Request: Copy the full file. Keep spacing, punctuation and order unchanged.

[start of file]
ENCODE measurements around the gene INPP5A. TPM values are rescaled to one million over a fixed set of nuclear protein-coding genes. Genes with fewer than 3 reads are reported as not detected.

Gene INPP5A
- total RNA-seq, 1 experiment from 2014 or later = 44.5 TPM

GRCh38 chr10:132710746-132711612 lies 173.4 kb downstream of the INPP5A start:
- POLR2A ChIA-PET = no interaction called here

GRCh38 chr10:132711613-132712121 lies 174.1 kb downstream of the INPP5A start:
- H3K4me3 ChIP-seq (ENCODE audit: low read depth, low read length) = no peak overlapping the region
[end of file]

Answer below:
ENCODE measurements around the gene INPP5A. TPM values are rescaled to one million over a fixed set of nuclear protein-coding genes. Genes with fewer than 3 reads are reported as not detected.

Gene INPP5A
- total RNA-seq, 1 experiment from 2014 or later = 44.5 TPM

GRCh38 chr10:132710746-132711612 lies 173.4 kb downstream of the INPP5A start:
- POLR2A ChIA-PET = no interaction called here

GRCh38 chr10:132711613-132712121 lies 174.1 kb downstream of the INPP5A start:
- H3K4me3 ChIP-seq (ENCODE audit: low read depth, low read length) = no peak overlapping the region